Lisa Maza, Aboriginal and Torres Strait and Islander Arts Fellowship 

Lisa has twenty years’ experience working as a professional actor and singer, with her career taking her as far afield as Asia and Europe. Her first acting role, when she was only eight years old, was in Robert Merritt’s ‘The Cakeman’, the first all Aboriginal and Torres Strait Islander-run production performed at the newly formed National Black Theatre, directed by her father.

Born into a political and theatrical life, she was greatly influenced by her late father – Robert ‘Bob’ Maza AM – not only one of the forefathers of Black Theatre, but also an actor, writer, director, activist, the First Indigenous Australian Film Commissioner and the 1998 Red Ochre Award recipient – who took her to the Tent Embassy when she was just five years old.

Keen to see more First Nations people tell their stories, Lisa co-wrote the semi-autobiographical ‘Sisters of Gelam’ with sister Rachael in 2007, then co-wrote and performed in ‘Glorious Baastards’ in conjunction with Australia’s longest running Indigenous theatre company, Ilbijerri, as part of the Melbourne International Comedy Festival in 2010. Along her career path, Lisa has always sought to expand her skill set, whether in administration, tour and project management, documentary-making or associate producing.

A strong advocate for growing and nurturing more Aboriginal and Torres Strait Island producers to create greater diversity and authenticity, Lisa has been working as a producer for The Blakstream Program at Footscray Community Arts as part of her Fellowship, providing her with the opportunity for skills development, mentoring and training, as well as developing new pathways into the arts, culture and entertainment industry. She has also been producing Yirramboi’s Creation Lab as part of the First Nations Festival in Melbourne.


The National Indigenous Arts Awards (NIAA) were established by the Australia Council’s former Aboriginal and Torres Strait Islander Arts Board, consisting of leading Indigenous artists, curators and arts managers, to recognise the outstanding work and achievements of their fellow artists. The awards are decided by a national panel of leading expert Indigenous arts peers.

The prestigious $50,000 Red Ochre Award has been awarded since 1993 to an outstanding senior Aboriginal and Torres Strait artist for lifetime achievement and their outstanding contributions to the recognition of Aboriginal and Torres Strait Islander arts, both nationally and internationally.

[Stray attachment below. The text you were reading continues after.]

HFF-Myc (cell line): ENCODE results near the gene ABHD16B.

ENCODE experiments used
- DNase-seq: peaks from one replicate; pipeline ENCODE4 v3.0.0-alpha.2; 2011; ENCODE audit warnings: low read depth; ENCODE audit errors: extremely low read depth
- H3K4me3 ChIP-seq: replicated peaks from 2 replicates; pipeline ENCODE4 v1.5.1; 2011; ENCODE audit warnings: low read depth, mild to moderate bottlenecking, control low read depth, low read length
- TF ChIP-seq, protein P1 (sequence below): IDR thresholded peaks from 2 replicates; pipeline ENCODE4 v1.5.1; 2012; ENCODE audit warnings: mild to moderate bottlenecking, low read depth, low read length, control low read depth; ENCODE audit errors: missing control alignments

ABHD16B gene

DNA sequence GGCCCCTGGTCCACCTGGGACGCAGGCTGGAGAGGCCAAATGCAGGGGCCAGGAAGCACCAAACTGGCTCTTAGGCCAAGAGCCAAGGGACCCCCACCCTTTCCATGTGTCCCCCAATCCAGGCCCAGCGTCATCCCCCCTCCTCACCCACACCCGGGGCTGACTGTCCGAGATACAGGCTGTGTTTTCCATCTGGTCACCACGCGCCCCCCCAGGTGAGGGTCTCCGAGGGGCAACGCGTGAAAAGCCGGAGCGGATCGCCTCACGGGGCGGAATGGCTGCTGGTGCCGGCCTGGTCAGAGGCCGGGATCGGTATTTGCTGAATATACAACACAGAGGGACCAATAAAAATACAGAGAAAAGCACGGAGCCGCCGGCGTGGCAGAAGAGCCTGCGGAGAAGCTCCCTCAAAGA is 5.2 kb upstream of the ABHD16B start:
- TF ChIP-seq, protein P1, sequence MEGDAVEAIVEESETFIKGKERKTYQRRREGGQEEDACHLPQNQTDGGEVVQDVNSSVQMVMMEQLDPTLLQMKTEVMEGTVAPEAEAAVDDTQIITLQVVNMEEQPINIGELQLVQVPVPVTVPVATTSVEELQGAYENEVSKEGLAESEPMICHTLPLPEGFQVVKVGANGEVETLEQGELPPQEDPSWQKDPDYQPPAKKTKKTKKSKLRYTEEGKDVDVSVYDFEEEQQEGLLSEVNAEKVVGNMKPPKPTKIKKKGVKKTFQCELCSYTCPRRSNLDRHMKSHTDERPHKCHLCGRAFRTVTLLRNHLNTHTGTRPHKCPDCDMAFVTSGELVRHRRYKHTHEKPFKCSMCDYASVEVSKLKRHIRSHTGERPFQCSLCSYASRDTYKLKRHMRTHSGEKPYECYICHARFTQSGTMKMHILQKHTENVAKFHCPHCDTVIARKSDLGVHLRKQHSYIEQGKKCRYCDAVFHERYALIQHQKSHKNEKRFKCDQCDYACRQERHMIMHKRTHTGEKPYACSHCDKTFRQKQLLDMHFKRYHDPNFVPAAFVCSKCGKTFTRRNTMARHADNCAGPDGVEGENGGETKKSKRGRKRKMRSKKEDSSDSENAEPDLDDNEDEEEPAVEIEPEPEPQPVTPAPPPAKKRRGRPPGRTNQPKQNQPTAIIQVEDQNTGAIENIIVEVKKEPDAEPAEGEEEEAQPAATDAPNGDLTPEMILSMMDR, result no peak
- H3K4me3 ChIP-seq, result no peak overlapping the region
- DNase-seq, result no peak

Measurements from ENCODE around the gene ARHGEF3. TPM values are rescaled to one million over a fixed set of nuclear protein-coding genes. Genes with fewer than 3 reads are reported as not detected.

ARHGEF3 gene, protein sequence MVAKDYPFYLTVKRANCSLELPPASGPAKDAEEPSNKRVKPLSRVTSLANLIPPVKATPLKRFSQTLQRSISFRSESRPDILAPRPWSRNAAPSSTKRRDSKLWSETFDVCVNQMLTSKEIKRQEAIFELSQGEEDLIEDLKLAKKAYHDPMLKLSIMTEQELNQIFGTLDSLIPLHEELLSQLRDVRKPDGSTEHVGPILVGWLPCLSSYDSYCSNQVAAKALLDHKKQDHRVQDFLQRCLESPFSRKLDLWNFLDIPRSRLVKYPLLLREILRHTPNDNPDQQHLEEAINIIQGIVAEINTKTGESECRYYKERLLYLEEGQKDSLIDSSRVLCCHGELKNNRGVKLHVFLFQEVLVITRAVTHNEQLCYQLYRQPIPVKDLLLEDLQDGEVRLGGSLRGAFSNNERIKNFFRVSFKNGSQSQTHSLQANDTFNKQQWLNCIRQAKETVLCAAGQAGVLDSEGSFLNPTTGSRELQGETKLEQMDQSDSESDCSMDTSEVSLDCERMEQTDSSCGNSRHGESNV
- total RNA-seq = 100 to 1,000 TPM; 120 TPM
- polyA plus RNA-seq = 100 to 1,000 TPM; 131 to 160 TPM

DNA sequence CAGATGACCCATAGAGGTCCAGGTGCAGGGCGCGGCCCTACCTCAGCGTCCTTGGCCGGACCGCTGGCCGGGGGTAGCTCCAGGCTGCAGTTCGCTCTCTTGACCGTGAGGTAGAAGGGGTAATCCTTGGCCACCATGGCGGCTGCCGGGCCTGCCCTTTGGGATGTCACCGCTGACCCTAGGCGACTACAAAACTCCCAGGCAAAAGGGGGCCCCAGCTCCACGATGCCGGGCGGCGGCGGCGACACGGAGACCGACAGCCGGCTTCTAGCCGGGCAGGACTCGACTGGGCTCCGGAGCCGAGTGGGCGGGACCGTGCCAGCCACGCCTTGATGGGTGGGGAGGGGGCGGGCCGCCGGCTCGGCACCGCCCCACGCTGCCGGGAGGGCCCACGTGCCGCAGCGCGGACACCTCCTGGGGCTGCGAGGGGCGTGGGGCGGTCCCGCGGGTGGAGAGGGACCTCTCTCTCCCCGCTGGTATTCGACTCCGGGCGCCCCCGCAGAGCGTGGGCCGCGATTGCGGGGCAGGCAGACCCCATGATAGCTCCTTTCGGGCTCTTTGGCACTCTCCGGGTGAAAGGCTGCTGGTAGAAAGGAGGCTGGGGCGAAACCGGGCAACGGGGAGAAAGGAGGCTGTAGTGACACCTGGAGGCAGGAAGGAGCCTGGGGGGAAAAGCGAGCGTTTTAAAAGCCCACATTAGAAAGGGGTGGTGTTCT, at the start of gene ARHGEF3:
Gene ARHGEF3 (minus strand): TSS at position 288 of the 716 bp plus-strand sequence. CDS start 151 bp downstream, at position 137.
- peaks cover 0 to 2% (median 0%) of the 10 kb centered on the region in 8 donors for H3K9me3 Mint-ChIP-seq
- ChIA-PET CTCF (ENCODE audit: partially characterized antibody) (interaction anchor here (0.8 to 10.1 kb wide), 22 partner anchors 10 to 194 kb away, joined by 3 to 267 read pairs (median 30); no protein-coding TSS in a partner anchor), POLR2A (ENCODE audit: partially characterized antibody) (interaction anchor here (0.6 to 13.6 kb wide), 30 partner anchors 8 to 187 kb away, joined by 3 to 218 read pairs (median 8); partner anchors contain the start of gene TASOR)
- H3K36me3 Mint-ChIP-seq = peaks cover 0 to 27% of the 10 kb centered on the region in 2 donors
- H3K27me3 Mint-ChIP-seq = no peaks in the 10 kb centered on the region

The $20,000 Dreaming Award, for a young inspirational Indigenous artist aged 18-26, provides the opportunity to create a major body of work through mentoring and partnerships, either nationally or internationally. First awarded in 2012 to playwright Nakkiah Lui, photographer Rhonda Dick received the award in 2013, multimedia artist Tyrone Sheather in 2014, singer/songwriter Kahl Wallis in 2015 and lyricist, rapper, composer and producer Nooky (Corey Webster) in 2016.

The Aboriginal and Torres Strait Islander Arts Fellowship $40,000 annually for two years provides support to an Aboriginal and Torres Strait Islander artist to enable them to undertake a major creative project or program in their art form. Previous Fellowship recipients include Vicki Couzens, Richard Frankland, Geoffrey Gurrumul Yunupingu, Brenda L Croft, Jennifer Kemarre Martiniello, Jenny Fraser and Dave Arden.

The 2017 National Indigenous Arts Awards at the Sydney Opera House will be hosted by Wesley Enoch, Sydney Festival Artistic Director and Chair of the Australia Council’s Aboriginal and Torres Strait Islander Arts Strategy Panel.

Red Ochre Award recipients 1993-2016

2016 Yvonne Koolmatrie (SA)

2015 Dr Gary Foley (VIC)

2014 Hector Burton (SA)

2013 David Gulpilil (NT)

2012 Warren H. Williams (NT)

2011 Archie Roach (NSW)

2010 Michael Leslie (NSW)

2009 Gawirrin Gumana (NT)

2008 Doris Pilkington Garimara (WA)

2006 Tom E Lewis (NT)

2005 Seaman Dan (TSI)

2004 John Bulun Bulun (NT)

2003 Jimmy Little (NSW)

2002 Dorothy Peters (VIC)

2001 Banduk Marika (NT)

2000 Mervyn Bishop (NSW)

1999 Justine Saunders (QLD)

1998 Bob Maza (QLD)

1997 Jimmy Chi (WA)

1996 Maureen Watson (QLD)

1995 Rita Mills (TSI)

1994 Mick Namarari Tjapaltjarri (NT)

1993 Eva Johnson (SA)


Media resources:

NIAA Media Dropbox for captioned still images, detailed bios, Q&As and other collateral:



Brianna Roberts


(02) 9215 9030